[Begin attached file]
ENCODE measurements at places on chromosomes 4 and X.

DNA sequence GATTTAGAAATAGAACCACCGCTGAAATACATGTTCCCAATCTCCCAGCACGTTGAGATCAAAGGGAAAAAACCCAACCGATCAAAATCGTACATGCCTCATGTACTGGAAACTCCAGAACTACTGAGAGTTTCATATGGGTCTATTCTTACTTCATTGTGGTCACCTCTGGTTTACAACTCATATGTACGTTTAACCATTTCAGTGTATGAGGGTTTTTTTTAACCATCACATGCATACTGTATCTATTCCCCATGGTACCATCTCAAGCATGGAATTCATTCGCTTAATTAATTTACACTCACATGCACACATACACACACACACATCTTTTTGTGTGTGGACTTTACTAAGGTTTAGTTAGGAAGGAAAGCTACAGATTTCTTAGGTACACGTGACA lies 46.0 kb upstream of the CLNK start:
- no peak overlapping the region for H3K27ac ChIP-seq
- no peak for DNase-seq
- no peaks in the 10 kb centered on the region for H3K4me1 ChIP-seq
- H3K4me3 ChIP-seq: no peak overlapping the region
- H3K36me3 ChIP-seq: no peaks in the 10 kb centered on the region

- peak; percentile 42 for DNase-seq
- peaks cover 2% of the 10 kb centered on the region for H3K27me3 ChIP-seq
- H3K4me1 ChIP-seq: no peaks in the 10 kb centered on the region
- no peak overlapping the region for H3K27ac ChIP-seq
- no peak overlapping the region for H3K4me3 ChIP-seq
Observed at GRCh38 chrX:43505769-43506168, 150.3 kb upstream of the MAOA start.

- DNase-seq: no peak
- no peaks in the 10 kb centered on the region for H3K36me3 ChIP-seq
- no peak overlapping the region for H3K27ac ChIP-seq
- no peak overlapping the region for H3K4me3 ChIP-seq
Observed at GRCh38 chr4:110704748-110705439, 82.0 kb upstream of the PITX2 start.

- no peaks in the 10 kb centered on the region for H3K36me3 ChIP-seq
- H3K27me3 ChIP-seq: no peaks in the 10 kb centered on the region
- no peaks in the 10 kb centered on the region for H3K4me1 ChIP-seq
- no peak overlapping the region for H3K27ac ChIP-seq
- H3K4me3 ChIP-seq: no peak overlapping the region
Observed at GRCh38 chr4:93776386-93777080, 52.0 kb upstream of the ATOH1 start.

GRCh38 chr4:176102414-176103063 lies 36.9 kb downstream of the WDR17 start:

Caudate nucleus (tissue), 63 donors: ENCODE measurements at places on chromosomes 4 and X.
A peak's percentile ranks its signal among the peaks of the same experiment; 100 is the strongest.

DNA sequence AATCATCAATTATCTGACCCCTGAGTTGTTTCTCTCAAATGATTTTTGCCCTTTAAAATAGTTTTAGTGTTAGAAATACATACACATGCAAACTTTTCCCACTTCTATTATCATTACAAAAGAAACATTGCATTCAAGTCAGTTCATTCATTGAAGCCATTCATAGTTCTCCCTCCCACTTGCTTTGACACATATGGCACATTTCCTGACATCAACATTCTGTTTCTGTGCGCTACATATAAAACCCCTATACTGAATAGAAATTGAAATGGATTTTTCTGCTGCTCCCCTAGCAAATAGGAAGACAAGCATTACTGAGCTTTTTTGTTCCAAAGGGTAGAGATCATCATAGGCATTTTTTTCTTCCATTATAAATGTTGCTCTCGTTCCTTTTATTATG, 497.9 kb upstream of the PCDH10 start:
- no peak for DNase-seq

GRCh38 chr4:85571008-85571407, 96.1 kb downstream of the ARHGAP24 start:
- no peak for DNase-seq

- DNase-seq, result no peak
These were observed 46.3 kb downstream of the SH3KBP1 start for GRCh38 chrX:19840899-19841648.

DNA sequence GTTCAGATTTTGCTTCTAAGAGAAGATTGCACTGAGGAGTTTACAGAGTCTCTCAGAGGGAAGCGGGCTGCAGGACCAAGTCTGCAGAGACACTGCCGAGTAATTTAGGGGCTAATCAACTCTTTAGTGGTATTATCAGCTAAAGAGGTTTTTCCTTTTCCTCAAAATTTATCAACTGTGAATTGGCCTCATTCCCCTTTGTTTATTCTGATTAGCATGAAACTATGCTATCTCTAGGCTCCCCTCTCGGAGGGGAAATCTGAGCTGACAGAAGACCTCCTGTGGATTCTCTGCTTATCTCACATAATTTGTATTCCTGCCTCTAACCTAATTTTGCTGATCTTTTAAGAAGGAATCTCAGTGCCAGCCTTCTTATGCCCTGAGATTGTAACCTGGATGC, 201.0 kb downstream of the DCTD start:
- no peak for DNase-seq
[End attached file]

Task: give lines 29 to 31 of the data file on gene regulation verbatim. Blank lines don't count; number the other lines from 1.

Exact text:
- no peak for DNase-seq

GRCh38 chr4:85571008-85571407, 96.1 kb downstream of the ARHGAP24 start:
- no peak for DNase-seq